Astroviruses cause gastroenteritis, predominantly diarrhea, usually in children under five years old although it has been reported in adults. Studies show that more than 80% of children between 5 and 10 years old have antibodies to astroviruses, suggesting they have been exposed to it at some point. Occasional outbreaks in schools, nurseries and families have been reported. However, the number of infections may be under-estimated, since the illness is usually mild, and many cases go unreported. The illness is self-limiting, has a short duration and incidences peak in the winter.

Limited information is available on the environmental occurrence of human astroviruses. However, since infected individuals may excrete large numbers of viruses in their feces, they are present in sewage, and contraction of them from sewage-polluted waters can occur. Since viruses only replicate in living host cells no increase in numbers will occur in the environment.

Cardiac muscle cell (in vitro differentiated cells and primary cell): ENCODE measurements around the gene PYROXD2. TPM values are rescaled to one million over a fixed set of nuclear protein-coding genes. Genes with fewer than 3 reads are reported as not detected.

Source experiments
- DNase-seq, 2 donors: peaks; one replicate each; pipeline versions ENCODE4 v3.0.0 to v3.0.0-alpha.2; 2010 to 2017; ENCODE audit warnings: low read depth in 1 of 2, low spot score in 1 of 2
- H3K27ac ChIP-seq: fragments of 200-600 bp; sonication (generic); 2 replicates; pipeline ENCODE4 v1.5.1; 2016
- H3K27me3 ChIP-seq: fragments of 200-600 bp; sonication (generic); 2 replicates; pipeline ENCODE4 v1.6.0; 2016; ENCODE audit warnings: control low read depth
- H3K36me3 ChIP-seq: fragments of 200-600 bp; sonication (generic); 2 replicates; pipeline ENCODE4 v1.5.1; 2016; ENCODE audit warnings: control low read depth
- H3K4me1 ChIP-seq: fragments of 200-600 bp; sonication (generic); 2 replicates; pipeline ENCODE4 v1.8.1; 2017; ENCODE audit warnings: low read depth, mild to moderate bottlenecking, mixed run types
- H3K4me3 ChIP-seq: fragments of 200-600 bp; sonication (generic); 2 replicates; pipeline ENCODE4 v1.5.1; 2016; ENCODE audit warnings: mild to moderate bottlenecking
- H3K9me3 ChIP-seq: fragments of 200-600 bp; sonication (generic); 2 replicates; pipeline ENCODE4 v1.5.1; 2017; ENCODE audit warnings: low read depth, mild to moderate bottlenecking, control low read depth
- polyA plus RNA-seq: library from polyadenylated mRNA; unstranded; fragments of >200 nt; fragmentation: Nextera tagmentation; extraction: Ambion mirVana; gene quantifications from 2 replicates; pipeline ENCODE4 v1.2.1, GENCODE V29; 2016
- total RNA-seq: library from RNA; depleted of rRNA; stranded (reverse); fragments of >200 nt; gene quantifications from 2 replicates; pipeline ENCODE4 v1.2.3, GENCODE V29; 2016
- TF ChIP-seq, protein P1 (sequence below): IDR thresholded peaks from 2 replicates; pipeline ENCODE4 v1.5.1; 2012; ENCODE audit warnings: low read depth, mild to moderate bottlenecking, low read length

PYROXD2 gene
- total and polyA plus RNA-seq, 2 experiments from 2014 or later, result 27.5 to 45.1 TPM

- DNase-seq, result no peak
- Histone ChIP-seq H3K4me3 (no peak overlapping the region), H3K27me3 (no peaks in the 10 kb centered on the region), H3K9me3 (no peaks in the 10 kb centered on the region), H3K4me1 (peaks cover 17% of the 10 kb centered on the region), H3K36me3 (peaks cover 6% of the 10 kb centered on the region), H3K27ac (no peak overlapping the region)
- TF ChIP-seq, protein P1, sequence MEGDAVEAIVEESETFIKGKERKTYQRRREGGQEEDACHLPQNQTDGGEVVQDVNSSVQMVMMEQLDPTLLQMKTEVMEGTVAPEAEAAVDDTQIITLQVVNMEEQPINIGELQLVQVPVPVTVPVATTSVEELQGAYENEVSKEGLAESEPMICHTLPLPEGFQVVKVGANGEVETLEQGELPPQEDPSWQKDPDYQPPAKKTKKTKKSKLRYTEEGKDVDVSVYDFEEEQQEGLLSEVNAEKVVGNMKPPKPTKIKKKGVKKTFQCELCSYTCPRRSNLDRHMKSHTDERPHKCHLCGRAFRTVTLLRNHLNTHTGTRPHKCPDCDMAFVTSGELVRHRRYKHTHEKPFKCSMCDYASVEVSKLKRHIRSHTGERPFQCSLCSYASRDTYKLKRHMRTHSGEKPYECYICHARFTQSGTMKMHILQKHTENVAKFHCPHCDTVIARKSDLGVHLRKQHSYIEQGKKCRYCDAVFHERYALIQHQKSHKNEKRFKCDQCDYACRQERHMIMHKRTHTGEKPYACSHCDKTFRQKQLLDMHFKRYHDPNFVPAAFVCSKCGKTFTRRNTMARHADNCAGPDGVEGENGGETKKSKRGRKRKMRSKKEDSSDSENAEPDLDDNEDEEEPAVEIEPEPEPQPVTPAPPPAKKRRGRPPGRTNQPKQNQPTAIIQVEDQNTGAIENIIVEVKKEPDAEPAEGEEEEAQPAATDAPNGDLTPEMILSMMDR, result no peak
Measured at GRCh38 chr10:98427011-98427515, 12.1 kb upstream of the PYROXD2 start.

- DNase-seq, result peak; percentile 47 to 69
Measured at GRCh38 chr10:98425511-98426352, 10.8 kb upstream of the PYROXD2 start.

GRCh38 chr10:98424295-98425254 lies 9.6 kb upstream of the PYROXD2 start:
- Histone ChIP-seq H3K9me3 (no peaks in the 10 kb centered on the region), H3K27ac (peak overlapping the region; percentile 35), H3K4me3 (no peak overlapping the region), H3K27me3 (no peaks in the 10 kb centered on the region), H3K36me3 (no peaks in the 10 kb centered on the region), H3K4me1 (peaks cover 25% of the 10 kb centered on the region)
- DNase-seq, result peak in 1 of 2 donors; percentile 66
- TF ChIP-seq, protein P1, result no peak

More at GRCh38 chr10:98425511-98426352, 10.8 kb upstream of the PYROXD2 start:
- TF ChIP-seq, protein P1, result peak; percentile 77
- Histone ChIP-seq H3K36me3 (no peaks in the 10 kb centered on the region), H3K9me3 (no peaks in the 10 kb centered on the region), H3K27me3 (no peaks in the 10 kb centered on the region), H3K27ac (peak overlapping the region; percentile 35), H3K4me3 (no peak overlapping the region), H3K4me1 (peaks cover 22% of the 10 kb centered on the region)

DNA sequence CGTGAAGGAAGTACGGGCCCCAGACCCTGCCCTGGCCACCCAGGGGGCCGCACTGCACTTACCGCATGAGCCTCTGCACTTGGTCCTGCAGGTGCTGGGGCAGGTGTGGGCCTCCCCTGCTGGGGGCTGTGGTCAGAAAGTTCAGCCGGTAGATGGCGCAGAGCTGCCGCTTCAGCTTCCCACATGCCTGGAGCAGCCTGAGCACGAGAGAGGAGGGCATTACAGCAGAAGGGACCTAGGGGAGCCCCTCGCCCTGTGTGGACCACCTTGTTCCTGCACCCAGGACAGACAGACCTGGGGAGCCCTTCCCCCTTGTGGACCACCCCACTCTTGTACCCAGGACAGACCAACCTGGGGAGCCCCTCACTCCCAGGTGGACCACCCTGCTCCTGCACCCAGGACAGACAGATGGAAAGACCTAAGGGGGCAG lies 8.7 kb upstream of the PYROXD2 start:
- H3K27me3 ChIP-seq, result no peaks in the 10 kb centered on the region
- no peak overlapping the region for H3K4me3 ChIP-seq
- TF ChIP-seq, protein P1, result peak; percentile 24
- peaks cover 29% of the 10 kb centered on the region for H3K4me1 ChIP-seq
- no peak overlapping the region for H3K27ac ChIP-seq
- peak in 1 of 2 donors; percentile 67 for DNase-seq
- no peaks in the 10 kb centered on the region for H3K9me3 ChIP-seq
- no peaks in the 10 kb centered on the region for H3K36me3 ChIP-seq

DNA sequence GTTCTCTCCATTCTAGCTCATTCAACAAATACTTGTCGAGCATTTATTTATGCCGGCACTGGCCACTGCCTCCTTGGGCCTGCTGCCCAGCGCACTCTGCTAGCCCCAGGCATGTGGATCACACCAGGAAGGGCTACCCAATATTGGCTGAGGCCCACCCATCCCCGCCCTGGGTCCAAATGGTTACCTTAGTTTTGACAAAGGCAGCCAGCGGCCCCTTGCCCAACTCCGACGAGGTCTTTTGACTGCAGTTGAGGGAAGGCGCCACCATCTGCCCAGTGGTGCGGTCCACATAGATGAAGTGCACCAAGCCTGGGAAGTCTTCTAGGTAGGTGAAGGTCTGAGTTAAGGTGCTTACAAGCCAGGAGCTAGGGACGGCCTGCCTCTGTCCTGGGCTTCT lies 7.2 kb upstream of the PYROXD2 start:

Person to person spread by the fecal-oral route is thought to be the most common route of transmission. Recent work with sensitive assay techniques has shown the prevalence of this virus to be much higher than previously thought. It is endemic all over the world, second only to Rotavirus as a cause of childhood diarrhea.